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Stolen Lives:
Twenty Years in a Desert Jail

by     

Debbie W. Wilson

 

      Most little girls dream of being a princess.  For Malika Oufkir, the dream came true.  But the dream turned into a nightmare.

 

      In Stolen Lives:  Twenty Years in a Desert Jail (New York:  Hyperion, 1999, 289 pages, $24.00), Malika Oufkir and Michele Fitoussi describe the ordeal of the Oufkir family following her father's attempted coup d'etat of King Hassan II of Morocco.

      King Hassan II's father, King Muhammad V adopted Malika, the oldest of the Oufkir children, at the age of five to serve as a companion for his youngest daughter, Princess Amina. Such arrangements were common and honored the families.  When King Muhammad V died, King Hassan continued the arrangement.

      Malika grew up pampered, spoiled and protected in the harem life of the court.  Mischievous and lively, she was a favorite among the wives and concubines of the king but missed her own family, especially her mother.

      At sixteen Malika returned home to a family of near strangers.  For the next three years she enjoyed the life of a daughter of fashion and power, visiting foreign countries, dreaming of becoming a movie star, even riding motorcycles with Steve McQueen.  King Hassan II made her father the Minister of Interior.

      Then her father tried to assassinate the king.  Hassan II brought the situation under control and executed General Muhammad Oufkir.  He placed the family, with the six children between nineteen and three years old,  and two loyal women in prison in the desert.  Those who spoke of the family suffered interrogations and threats.

      From 1972-1987 they suffered imprisonment.  The guards in the first prison treated them kindly, but during the ten years at Bir-Jdid prison, they suffered isolation, starvation, malnutrition, cold, beatings, illness.  Myriam, the second daughter, received no medication for her frequent epileptic attacks.  Perhaps the hardest part of their ordeal was the loss of their dreams as they saw their youths pass: no love, no marriage, no schooling, no careers, no hope.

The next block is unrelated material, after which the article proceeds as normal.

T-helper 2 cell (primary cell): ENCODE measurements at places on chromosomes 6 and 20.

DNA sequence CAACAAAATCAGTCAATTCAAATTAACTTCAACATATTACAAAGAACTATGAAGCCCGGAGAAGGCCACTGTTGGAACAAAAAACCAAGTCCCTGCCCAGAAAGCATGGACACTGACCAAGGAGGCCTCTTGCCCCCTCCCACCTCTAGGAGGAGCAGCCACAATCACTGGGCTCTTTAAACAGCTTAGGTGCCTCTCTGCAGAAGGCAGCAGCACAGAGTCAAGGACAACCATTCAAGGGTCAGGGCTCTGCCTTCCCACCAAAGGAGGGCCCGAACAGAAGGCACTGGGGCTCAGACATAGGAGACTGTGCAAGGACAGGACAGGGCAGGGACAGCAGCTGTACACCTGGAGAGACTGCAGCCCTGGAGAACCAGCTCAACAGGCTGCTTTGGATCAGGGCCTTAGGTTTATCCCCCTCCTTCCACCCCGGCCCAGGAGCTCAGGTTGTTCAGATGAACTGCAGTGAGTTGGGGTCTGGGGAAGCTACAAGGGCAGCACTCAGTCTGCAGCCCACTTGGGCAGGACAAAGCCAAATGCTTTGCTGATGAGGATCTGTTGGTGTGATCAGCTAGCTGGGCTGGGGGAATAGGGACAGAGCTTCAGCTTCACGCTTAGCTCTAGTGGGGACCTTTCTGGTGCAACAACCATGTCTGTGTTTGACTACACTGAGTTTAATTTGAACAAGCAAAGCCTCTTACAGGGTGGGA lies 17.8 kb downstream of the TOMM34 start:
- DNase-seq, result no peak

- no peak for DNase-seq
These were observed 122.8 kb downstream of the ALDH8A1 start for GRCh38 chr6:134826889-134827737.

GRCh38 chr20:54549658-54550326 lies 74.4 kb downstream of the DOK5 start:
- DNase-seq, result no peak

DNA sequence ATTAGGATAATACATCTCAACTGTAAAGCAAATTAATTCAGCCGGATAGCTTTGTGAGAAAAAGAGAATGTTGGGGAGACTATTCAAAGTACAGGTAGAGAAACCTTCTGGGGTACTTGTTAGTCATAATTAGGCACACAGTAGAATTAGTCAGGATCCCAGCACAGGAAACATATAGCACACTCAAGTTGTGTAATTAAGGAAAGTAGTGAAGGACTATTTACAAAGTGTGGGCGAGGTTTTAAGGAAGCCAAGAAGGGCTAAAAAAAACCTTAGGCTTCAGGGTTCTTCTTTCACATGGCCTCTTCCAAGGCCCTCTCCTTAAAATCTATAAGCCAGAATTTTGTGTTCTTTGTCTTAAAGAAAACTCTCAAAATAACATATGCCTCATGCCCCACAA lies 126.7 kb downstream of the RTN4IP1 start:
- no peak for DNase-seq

Their closeness as a family helped them survive. Malika told them stories through a creative telephone system during the nights when the guards slept.  They talked over every facet of their dreams.

      In desperation, Malika, Raouf, Maria and Abdellatif, who remembered nothing of the world that he had left at three, escaped.  They contacted French officials and people they had known.  The French publicized their escape worldwide to prevent the king's revenge when they were recaptured. 

      Even after release they bear the scars of their imprisonment.

      The book is important to anyone interested in the courage of the human spirit or human rights.  At times it is deeply sorrowful, but it encourages us to look beyond our shallowness to the deeper matters of life and the fate of others.  It also raises political questions:  At what point does justice end and revenge begin?  How can we ignore the plight of suffering innocent people?

      It also points out the depth of love that a family can experience. 

      Stolen Years provides an important, thought-provoking and inspiring reading experience.

 

 

 

 

 

 

 

 

 

 

                                                                    

 

 

 

 

 

 

 

Copyright 2001
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